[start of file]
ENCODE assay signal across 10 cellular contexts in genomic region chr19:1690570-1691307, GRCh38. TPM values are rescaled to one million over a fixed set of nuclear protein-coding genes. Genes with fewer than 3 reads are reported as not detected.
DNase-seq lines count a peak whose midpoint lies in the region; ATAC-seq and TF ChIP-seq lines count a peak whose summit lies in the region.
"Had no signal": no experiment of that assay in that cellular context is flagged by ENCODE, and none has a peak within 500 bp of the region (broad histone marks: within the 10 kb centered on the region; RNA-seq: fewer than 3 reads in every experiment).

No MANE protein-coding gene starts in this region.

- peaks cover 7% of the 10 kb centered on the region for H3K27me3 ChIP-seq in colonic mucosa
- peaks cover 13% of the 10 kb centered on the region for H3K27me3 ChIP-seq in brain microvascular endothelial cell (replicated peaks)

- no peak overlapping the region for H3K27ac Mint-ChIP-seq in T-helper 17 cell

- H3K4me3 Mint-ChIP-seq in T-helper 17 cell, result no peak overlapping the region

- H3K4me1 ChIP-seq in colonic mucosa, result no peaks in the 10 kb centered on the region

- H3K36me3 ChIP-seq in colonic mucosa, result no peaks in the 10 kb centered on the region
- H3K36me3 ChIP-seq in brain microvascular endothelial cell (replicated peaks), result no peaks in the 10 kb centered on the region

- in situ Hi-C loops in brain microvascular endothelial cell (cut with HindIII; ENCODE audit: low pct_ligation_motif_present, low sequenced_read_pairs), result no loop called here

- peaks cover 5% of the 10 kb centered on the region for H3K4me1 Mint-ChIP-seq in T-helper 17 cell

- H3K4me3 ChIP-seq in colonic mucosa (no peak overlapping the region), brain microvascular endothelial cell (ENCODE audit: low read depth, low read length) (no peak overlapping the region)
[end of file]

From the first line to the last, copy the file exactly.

ENCODE assay signal across 10 cellular contexts in genomic region chr19:1690570-1691307, GRCh38. TPM values are rescaled to one million over a fixed set of nuclear protein-coding genes. Genes with fewer than 3 reads are reported as not detected.
DNase-seq lines count a peak whose midpoint lies in the region; ATAC-seq and TF ChIP-seq lines count a peak whose summit lies in the region.
"Had no signal": no experiment of that assay in that cellular context is flagged by ENCODE, and none has a peak within 500 bp of the region (broad histone marks: within the 10 kb centered on the region; RNA-seq: fewer than 3 reads in every experiment).

No MANE protein-coding gene starts in this region.

- peaks cover 7% of the 10 kb centered on the region for H3K27me3 ChIP-seq in colonic mucosa
- peaks cover 13% of the 10 kb centered on the region for H3K27me3 ChIP-seq in brain microvascular endothelial cell (replicated peaks)

- no peak overlapping the region for H3K27ac Mint-ChIP-seq in T-helper 17 cell

- H3K4me3 Mint-ChIP-seq in T-helper 17 cell, result no peak overlapping the region

- H3K4me1 ChIP-seq in colonic mucosa, result no peaks in the 10 kb centered on the region

- H3K36me3 ChIP-seq in colonic mucosa, result no peaks in the 10 kb centered on the region
- H3K36me3 ChIP-seq in brain microvascular endothelial cell (replicated peaks), result no peaks in the 10 kb centered on the region

- in situ Hi-C loops in brain microvascular endothelial cell (cut with HindIII; ENCODE audit: low pct_ligation_motif_present, low sequenced_read_pairs), result no loop called here

- peaks cover 5% of the 10 kb centered on the region for H3K4me1 Mint-ChIP-seq in T-helper 17 cell

- H3K4me3 ChIP-seq in colonic mucosa (no peak overlapping the region), brain microvascular endothelial cell (ENCODE audit: low read depth, low read length) (no peak overlapping the region)